Saying that the link between alcohol and cancer is dangerous is nothing new. Five Spanish universities and more than 300,000 female volunteers participated in a European investigation that is now confirming that alcohol intake increases the chances of developing breast cancer. This risk quadruples with the intake of each daily glass of wine or beer.
A new study led by José Javier Bravo-Cordero, Spanish researcher at the Albert Einstein College of Medicine in New York, details how cells with low levels of the profilin 1 protein in breast tumours increase their capacity to metastasise and invade other tissues.
Women diagnosed with invasive breast cancer are 39% more likely to develop a second cancer in a different part of the body. Such is the conclusion of a recent study, pioneered by female Spanish researchers. The study suggests that this increased risk could be due to the similar risk factors involved in both cancers, or to the side effects of the treatment received by breast cáncer patients.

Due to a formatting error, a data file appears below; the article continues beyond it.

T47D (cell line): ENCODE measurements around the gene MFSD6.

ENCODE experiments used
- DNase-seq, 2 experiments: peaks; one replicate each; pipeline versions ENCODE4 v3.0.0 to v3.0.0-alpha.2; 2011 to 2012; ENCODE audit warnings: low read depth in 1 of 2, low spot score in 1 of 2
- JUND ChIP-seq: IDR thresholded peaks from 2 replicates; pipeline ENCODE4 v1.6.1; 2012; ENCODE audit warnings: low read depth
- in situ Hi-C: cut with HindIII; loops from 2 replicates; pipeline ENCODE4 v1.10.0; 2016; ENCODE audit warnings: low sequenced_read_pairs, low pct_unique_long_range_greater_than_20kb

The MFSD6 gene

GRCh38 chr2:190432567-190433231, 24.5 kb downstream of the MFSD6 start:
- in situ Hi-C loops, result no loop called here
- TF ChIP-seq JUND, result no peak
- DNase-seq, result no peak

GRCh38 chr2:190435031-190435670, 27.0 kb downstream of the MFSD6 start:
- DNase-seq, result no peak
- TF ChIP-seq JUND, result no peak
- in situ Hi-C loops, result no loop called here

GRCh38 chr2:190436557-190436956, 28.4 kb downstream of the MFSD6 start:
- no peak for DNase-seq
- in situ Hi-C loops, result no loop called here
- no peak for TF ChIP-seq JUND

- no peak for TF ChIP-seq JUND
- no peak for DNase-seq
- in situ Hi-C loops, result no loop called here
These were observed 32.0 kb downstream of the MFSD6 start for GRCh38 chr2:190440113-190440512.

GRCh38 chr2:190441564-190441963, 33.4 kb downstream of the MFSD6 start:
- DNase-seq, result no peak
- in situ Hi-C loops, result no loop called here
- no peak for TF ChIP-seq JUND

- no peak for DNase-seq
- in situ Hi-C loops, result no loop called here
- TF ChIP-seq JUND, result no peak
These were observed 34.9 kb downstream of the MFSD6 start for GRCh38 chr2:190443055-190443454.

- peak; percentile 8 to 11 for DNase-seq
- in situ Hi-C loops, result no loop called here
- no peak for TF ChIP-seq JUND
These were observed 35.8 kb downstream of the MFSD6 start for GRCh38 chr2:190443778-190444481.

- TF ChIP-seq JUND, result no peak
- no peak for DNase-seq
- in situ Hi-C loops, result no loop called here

Non-invasive or in situ breast cancer is characterised by the fact that it does not invade or does not multiply in other cells and unlike invasive breast cancer, it is not benefited by physical exercise. The experts suggest that exercise would only have protective effects once the tumour starts to invade the breast tissue.
Since 1992 the number of deaths linked to breast cancer in Spain has decreased among young and middle aged patients but not among the elderly. Spanish researchers also predict that it will continue to decline over the next decade, although more slowly as observed up until now.